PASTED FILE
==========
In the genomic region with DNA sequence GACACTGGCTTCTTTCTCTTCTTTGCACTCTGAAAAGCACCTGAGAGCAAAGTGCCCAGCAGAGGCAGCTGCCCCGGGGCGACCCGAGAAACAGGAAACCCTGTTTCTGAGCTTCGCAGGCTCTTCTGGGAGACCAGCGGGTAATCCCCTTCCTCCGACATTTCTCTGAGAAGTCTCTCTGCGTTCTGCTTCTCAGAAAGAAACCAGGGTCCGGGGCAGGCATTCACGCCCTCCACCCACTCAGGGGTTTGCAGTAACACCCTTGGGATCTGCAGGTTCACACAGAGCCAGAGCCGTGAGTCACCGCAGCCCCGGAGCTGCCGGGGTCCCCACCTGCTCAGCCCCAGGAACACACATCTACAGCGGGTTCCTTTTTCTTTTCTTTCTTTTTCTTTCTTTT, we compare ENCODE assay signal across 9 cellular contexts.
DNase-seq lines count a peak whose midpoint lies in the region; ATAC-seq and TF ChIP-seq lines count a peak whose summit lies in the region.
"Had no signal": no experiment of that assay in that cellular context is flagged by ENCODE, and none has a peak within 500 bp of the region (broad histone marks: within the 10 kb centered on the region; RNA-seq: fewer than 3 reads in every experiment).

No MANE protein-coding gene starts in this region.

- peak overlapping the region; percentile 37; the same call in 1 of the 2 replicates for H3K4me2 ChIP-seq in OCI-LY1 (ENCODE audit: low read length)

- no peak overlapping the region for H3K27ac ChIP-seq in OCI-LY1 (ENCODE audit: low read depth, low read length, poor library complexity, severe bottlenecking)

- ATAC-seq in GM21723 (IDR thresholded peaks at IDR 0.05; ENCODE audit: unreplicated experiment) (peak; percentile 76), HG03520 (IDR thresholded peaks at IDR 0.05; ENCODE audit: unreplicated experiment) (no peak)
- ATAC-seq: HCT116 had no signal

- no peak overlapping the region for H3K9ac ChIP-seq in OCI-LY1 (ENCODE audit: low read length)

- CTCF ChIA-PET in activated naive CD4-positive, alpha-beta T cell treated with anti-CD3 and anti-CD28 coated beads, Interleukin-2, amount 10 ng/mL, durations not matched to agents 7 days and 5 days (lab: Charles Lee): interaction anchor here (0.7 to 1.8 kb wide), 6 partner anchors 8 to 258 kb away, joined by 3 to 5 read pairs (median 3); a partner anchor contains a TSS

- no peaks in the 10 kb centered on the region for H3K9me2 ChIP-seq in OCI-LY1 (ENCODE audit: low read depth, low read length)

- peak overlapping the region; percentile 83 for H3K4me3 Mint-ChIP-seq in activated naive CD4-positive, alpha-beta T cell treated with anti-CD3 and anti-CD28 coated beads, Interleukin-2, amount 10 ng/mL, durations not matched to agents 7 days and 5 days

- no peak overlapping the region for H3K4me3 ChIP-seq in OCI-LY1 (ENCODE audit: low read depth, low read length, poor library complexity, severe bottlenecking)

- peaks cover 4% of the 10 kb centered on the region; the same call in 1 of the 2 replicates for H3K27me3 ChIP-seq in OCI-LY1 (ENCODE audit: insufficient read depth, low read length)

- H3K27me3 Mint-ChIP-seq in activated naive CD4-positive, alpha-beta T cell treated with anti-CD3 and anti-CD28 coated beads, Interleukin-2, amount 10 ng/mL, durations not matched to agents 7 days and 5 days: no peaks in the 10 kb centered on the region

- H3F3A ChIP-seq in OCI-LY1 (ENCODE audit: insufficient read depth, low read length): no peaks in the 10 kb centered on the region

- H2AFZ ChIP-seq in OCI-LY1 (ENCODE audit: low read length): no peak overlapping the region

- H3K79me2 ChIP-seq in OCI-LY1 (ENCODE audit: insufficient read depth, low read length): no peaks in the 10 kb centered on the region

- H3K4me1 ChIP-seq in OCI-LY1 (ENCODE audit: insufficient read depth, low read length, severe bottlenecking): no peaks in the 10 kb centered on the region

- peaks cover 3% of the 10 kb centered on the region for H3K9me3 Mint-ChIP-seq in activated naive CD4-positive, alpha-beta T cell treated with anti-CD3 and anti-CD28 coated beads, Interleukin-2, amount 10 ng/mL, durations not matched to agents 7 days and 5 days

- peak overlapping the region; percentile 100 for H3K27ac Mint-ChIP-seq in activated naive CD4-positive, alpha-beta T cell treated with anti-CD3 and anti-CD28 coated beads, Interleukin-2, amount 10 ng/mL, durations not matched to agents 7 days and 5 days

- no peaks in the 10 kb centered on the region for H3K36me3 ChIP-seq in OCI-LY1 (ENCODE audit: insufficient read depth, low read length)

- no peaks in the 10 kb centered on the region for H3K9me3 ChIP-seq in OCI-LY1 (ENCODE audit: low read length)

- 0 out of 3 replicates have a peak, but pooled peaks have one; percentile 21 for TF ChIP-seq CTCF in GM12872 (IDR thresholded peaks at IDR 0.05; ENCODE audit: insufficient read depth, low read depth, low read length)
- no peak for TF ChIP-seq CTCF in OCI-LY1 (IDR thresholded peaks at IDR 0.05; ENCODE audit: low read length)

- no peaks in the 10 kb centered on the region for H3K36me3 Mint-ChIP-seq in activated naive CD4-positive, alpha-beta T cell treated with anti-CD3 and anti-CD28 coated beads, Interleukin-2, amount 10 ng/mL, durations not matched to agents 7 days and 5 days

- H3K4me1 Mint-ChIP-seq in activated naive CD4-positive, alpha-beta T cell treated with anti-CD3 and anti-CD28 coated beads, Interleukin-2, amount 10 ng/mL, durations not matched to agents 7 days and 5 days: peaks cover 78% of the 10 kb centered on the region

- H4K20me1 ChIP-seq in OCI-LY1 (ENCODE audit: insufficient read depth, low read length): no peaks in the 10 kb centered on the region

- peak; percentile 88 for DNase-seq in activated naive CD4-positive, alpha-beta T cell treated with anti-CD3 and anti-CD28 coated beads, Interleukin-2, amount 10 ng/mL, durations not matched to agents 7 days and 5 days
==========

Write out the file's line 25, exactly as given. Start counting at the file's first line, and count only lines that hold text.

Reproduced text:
- no peak for TF ChIP-seq CTCF in OCI-LY1 (IDR thresholded peaks at IDR 0.05; ENCODE audit: low read length)